grid = []
        for b in [x * .1**d+beta for x in range(-5,6)]:
            for a in [x * .1**d+alpha for x in range(-5,6)]:
                grid.append(holtwinters(ts, a, b)[-1])
                if grid[-1]==min(grid):
                    alpha = a
                    beta = b
            
    next3, mape = holtwinters(ts, alpha, beta)
        
    return(next3, mape, alpha, beta)

My Monograph Goes “Live” Today

Hello all,

At the risk of shameless self promotion, I think I should mention that my first monograph was published today.  It will take while to work its way though the distribution channels, but should be available at all major booksellers in a few weeks.  In the words of the press release:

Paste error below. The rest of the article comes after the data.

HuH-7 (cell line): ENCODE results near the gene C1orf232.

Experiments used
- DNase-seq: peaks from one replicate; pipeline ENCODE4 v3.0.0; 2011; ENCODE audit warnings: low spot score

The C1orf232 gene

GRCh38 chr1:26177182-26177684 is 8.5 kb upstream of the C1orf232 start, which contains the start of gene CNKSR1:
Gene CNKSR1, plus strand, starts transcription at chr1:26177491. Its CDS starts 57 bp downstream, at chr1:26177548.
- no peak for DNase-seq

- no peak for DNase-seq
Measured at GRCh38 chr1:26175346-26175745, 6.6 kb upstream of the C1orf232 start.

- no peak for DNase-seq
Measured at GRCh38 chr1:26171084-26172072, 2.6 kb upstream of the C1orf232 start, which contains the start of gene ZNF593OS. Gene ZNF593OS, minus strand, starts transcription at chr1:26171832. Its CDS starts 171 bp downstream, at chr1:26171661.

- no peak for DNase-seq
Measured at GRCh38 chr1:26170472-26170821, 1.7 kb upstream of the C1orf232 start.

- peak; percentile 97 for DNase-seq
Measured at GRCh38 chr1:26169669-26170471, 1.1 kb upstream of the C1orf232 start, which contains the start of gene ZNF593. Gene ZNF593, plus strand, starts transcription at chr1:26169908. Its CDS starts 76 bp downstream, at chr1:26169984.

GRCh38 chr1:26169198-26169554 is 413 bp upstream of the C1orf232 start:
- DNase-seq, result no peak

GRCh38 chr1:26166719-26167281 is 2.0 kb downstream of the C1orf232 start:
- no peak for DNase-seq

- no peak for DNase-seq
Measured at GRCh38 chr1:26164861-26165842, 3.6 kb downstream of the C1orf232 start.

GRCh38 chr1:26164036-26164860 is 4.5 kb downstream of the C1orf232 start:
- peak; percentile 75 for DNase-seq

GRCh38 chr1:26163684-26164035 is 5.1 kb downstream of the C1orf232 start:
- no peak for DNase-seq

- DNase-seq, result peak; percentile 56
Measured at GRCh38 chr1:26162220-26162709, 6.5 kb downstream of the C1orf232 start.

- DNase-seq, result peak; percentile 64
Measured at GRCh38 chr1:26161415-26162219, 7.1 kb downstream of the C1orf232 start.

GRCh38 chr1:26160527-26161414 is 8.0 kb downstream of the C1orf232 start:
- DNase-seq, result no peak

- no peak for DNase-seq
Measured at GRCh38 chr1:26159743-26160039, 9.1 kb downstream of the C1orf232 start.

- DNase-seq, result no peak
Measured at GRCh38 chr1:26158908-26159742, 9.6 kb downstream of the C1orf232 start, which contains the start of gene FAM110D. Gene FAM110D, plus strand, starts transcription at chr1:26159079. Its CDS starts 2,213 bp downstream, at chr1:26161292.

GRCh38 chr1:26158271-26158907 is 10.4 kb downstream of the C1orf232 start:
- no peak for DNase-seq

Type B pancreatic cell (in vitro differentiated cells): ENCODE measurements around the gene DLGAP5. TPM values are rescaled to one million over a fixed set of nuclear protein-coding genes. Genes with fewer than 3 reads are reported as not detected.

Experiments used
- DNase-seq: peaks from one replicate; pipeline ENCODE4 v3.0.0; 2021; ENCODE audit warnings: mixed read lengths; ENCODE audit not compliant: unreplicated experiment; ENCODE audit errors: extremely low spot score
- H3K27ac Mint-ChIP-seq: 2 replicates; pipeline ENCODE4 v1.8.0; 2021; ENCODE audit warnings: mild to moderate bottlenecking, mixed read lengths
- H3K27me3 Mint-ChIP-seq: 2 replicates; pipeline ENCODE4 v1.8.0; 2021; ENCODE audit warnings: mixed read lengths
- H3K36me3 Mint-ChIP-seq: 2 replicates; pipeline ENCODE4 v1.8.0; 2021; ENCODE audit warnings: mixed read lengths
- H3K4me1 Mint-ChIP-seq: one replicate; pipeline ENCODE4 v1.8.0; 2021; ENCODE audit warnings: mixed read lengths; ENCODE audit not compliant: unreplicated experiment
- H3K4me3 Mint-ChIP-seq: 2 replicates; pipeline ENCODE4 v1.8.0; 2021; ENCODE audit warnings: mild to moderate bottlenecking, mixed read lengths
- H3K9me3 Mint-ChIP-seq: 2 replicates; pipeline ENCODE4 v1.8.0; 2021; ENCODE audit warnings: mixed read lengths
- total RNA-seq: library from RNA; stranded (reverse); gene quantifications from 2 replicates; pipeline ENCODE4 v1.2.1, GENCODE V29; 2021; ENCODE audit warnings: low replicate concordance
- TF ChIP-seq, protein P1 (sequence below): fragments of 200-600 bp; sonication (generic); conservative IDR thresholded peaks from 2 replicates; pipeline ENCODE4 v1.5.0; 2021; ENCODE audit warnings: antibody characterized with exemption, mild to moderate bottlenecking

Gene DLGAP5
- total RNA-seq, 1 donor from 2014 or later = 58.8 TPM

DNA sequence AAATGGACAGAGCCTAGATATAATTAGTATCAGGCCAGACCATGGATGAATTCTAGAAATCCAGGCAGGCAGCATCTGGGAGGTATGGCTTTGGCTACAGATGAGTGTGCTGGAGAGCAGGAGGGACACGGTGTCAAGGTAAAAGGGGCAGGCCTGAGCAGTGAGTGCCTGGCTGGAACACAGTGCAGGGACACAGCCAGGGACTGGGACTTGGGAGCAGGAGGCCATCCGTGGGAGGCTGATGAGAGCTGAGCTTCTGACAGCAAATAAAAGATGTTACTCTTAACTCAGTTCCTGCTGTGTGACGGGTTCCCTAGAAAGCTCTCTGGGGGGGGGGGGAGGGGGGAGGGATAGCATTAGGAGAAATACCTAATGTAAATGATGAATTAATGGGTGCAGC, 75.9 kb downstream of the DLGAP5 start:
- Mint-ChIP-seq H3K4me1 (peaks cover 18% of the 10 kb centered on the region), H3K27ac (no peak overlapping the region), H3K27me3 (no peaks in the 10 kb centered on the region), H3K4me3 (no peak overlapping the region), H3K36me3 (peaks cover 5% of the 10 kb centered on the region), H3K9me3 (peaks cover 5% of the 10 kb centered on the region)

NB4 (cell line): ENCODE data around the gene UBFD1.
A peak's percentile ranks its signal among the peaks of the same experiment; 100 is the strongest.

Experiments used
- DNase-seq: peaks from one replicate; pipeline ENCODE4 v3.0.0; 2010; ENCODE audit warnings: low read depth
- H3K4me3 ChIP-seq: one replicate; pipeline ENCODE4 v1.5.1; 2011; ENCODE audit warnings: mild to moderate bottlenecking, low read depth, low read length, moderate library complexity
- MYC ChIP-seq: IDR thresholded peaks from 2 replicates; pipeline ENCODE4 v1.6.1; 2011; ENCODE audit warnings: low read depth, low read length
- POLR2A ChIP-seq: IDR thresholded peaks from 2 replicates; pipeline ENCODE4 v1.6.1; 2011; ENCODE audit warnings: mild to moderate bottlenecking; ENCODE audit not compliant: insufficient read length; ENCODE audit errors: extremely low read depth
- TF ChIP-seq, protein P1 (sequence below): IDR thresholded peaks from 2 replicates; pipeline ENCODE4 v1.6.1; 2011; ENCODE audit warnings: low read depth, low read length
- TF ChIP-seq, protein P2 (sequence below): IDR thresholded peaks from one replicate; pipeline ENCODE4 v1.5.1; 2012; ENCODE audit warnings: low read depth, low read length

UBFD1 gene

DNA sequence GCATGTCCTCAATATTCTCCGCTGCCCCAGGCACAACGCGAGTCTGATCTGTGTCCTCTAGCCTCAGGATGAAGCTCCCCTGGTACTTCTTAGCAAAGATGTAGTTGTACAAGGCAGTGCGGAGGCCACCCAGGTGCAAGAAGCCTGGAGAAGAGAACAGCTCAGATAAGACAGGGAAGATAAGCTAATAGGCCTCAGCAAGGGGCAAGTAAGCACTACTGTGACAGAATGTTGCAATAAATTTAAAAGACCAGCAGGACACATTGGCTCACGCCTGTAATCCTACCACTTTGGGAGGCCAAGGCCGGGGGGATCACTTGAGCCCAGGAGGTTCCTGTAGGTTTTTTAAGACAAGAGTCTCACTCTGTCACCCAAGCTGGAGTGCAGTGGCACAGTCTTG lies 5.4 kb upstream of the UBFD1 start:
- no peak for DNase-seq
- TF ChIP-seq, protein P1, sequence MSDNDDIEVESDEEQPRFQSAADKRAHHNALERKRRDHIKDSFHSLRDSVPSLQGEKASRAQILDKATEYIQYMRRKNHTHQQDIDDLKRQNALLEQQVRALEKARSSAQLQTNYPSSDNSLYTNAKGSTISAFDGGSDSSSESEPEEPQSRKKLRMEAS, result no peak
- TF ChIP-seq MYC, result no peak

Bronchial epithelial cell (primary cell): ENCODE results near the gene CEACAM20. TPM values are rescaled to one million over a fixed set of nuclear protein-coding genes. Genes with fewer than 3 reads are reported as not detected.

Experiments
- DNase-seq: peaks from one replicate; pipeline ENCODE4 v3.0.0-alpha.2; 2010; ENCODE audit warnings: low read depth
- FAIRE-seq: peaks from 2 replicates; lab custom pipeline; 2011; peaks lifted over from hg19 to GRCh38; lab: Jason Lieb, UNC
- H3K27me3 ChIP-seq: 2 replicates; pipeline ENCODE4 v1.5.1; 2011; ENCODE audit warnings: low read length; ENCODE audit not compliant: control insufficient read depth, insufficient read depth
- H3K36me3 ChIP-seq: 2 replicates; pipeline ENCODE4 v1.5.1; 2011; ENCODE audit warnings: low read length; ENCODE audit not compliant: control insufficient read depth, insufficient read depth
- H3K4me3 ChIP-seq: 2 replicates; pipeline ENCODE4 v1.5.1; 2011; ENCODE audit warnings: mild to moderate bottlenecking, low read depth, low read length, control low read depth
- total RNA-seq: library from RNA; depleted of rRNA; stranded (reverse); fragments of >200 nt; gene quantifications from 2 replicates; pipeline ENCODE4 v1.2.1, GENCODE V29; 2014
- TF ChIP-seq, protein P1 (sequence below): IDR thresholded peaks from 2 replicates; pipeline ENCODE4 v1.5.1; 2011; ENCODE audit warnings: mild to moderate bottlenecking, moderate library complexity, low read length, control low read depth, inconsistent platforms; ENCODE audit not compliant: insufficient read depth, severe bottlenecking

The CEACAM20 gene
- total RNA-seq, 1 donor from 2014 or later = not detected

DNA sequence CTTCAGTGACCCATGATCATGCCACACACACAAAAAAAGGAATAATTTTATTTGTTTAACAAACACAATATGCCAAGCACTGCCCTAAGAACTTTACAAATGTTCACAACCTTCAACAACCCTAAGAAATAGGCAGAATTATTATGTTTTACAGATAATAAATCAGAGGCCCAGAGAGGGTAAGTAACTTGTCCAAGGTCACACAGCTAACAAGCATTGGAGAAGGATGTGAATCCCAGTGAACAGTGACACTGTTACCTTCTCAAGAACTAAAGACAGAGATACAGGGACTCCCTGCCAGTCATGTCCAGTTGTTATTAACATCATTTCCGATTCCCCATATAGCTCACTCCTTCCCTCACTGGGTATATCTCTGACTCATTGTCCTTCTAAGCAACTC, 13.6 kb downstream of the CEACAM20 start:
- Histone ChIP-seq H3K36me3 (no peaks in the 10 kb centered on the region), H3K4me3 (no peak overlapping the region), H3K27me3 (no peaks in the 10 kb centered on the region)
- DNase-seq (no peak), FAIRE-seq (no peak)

FOR IMMEDIATE RELEASE
CONTACT: Kevin Straight, 562-587-7700
Email: kstra002@ucr.edu

AGSM Alumnus Publishes Monograph

Saarbrücken, Germany, September 3, 2014

AGSM Alumnus Kevin Straight’s début non-fiction book, Freight Forwarding Cost Estimation: an Analogy Based Approach (ISBN 978-3-659-58859-4) was released today by Lambert Academic Press. It should be available from all major booksellers within six weeks.

The book is based on Mr. Straight’s master’s thesis, which was the result of three months of field research in Dublin, Ireland during the summer of 2013. Straight studied thousands of international shipping records and used them to create a cost estimation system using modern machine learning and data mining techniques. Straight demonstrates, via a dynamic computer simulation, that his method is both accurate and more cost effective than traditional estimation techniques.

Mr Straight currently lives in Montrose, California, where he is doing research on how to adapt his estimation methodology to health care applications, such as blood sugar levels in type II diabetes patients.

High resolution images are available at: http://www.kevinastraight.com/freight-forwarding-cost-estimation-images